Malawi - Politics
|Hastings Kamuzu Banda||MCP||06 Jul 1966||21 May 1994|
|Elson Bakili Muluzi||UDF||21 May 1994||24 May 2004|
|Bingu wa Mutharika||UDF / DPP||24 May 2004||5 Apr 2012|
|Joyce Hilda Banda||PP||07 Apr 2012||31 May 2014|
|Peter Mutharika||DPP||31 May 2014||xx May 2019|
Regionalism has always been a major factor in Malawian politics, and shapes the prism through which modern political life must be seen. Dr. Hastings Banda's one party dictatorship struggled at times to maintain the veneer of regional balance. However since the advent of multi-party politics in 1994, regional alliances have taken center stage one the political scene. Malawi's population has been strongly influenced by Christian missionaries and Muslim slave traders for over one hundred years. Most Malawians define their identity primarily by region (northern, central or southern) and by religion. Unlike many other Africans, Malawians identify somewhat less strongly with their ethnic group. The most politically-influential religious organizations in Malawi remain the Church of Central Africa Presbyterian (CCAP), the Muslim Association of Malawi (MAM), and the Catholic Church.
While the CCAP remains split into synods with widely differing political views, the Catholic Church remains a relatively united national voice that comments on the political environment annually in a pastoral letter. MAM continues to be a strong advocate for the Muslim population, primarily concentrated in southeastern Malawi.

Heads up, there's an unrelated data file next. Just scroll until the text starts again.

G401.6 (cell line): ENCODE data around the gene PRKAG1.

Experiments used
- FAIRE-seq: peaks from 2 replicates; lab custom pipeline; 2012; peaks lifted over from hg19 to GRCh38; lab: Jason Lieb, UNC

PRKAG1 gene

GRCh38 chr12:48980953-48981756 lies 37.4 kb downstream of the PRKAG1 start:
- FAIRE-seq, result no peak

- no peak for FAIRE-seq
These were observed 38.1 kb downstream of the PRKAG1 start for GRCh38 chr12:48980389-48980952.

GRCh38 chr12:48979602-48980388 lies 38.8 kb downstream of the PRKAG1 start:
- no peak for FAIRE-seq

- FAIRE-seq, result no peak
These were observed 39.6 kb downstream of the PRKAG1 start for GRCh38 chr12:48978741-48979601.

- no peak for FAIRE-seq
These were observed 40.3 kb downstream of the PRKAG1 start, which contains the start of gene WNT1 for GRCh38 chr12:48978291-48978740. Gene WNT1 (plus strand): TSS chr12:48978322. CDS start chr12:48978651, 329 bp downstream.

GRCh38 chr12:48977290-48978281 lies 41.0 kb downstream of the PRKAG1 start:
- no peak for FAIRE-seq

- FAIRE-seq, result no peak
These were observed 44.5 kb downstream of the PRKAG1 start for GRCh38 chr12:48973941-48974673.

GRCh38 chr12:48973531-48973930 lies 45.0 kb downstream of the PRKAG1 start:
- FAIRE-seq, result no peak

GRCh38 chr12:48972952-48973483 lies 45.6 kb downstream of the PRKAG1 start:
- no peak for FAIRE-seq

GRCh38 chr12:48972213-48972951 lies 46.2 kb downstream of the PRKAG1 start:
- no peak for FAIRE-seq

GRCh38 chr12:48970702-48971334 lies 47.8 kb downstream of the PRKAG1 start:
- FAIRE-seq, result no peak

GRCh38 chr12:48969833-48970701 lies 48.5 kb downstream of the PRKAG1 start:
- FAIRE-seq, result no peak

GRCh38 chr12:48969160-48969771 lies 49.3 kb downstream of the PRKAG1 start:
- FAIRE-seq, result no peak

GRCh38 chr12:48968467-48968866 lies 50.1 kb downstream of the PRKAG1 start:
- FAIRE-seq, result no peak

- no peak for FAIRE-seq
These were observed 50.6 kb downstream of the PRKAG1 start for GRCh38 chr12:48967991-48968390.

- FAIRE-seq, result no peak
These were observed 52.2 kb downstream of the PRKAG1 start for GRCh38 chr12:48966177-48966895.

Since churches and mosques are the only non-governmental organizations that reach nearly every village in Malawi, most religious leaders feel a duty to provide some form of civic education. Such efforts, however, have complicated the clergy's ability as mediators of political disputes, with every major religious organization accused of some bias by some stakeholder. Regardless of their differences, all major religious leaders are somewhat concerned that religion will continue to be politicized.
While the Northern region's 33 seats in the 193-seat National Assembly are more than it should have based on its population, the region's perception that anti-Northerner sentiment will block anyone from the region from winning the presidency makes many still feel politically neglected. Heading into the 2009 presidential elections, the northern-based Alliance for Democracy (AFORD) party, which captured all 33 seats in the 1994 election, had dwindled to a lone parliamentarian in the National Assembly by 2008. AFORD's decline has left the region up for grabs, and sweeping this battleground region could potentially be the key to winning the presidency in 2009. Political rumors continued to swirl that President Mutharika could choose respected Minister of Finance Goodall Gondwe, a popular MP from Mzimba in northern Malawi, to be his running mate in 2009 in an attempt to cement Northern region support.